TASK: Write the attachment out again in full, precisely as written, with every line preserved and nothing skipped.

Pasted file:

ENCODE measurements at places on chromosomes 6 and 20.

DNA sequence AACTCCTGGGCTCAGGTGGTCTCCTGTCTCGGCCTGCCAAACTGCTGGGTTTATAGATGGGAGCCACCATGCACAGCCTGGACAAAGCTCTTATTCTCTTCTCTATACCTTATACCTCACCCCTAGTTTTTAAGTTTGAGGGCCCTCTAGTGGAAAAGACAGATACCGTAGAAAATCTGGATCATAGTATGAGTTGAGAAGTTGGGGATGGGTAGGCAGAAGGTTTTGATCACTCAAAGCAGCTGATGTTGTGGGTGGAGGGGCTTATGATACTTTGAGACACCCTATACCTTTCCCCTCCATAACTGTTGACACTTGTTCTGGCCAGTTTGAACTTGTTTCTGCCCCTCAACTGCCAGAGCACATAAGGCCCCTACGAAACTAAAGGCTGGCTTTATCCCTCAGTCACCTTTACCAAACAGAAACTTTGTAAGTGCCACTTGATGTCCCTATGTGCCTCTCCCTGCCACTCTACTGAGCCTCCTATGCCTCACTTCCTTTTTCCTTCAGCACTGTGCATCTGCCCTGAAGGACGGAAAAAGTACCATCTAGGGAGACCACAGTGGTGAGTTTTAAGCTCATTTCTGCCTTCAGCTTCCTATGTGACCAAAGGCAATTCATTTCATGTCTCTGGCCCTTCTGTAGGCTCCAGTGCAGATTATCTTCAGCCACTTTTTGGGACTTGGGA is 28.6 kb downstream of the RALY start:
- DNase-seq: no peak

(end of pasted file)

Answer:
ENCODE measurements at places on chromosomes 6 and 20.

DNA sequence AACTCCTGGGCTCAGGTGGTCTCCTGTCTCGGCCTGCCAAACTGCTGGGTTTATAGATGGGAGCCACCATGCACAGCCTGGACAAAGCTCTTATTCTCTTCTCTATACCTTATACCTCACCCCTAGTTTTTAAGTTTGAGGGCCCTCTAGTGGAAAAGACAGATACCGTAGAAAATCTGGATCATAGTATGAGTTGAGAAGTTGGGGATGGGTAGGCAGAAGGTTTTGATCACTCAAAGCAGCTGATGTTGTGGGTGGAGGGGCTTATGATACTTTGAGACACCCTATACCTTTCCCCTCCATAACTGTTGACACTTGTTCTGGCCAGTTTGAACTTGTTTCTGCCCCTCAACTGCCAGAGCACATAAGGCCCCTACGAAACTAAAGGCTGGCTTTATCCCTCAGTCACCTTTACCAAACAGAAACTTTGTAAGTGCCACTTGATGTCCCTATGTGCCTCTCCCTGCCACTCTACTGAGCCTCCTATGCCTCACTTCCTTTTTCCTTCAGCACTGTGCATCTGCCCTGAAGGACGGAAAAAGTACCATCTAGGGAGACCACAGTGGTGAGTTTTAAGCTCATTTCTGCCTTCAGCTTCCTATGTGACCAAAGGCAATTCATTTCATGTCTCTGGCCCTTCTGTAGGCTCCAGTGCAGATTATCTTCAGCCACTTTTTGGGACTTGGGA is 28.6 kb downstream of the RALY start:
- DNase-seq: no peak